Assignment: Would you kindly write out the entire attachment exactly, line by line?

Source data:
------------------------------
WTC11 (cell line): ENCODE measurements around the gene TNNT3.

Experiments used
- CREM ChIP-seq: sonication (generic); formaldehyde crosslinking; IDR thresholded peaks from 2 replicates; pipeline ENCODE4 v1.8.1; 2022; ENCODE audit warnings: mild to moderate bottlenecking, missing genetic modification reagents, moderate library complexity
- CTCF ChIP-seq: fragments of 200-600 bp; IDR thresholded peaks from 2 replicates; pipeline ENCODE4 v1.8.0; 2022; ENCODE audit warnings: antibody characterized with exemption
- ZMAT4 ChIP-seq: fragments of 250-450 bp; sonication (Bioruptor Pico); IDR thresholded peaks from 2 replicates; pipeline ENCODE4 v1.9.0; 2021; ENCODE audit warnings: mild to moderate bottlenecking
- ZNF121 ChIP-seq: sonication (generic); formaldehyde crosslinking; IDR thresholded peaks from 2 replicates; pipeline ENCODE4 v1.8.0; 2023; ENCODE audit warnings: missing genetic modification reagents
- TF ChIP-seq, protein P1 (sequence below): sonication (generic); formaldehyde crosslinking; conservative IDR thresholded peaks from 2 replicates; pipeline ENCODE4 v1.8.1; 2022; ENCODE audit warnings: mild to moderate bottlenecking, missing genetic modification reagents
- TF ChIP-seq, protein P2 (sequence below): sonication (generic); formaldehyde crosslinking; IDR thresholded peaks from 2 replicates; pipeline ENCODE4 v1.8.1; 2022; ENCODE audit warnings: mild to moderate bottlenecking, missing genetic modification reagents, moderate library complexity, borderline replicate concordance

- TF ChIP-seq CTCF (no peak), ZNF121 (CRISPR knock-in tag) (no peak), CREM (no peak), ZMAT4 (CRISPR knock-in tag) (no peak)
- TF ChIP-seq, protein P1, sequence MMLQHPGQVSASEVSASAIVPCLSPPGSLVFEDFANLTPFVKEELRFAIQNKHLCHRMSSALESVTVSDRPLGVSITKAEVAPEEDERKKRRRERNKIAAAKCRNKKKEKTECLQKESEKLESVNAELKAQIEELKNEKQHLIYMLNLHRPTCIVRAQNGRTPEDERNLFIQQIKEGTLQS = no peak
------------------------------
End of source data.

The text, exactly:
WTC11 (cell line): ENCODE measurements around the gene TNNT3.

Experiments used
- CREM ChIP-seq: sonication (generic); formaldehyde crosslinking; IDR thresholded peaks from 2 replicates; pipeline ENCODE4 v1.8.1; 2022; ENCODE audit warnings: mild to moderate bottlenecking, missing genetic modification reagents, moderate library complexity
- CTCF ChIP-seq: fragments of 200-600 bp; IDR thresholded peaks from 2 replicates; pipeline ENCODE4 v1.8.0; 2022; ENCODE audit warnings: antibody characterized with exemption
- ZMAT4 ChIP-seq: fragments of 250-450 bp; sonication (Bioruptor Pico); IDR thresholded peaks from 2 replicates; pipeline ENCODE4 v1.9.0; 2021; ENCODE audit warnings: mild to moderate bottlenecking
- ZNF121 ChIP-seq: sonication (generic); formaldehyde crosslinking; IDR thresholded peaks from 2 replicates; pipeline ENCODE4 v1.8.0; 2023; ENCODE audit warnings: missing genetic modification reagents
- TF ChIP-seq, protein P1 (sequence below): sonication (generic); formaldehyde crosslinking; conservative IDR thresholded peaks from 2 replicates; pipeline ENCODE4 v1.8.1; 2022; ENCODE audit warnings: mild to moderate bottlenecking, missing genetic modification reagents
- TF ChIP-seq, protein P2 (sequence below): sonication (generic); formaldehyde crosslinking; IDR thresholded peaks from 2 replicates; pipeline ENCODE4 v1.8.1; 2022; ENCODE audit warnings: mild to moderate bottlenecking, missing genetic modification reagents, moderate library complexity, borderline replicate concordance

- TF ChIP-seq CTCF (no peak), ZNF121 (CRISPR knock-in tag) (no peak), CREM (no peak), ZMAT4 (CRISPR knock-in tag) (no peak)
- TF ChIP-seq, protein P1, sequence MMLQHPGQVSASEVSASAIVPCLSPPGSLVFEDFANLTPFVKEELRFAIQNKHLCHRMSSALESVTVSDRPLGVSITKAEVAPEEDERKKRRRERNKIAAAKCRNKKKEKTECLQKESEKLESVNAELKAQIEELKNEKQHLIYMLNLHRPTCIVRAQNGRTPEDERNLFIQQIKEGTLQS = no peak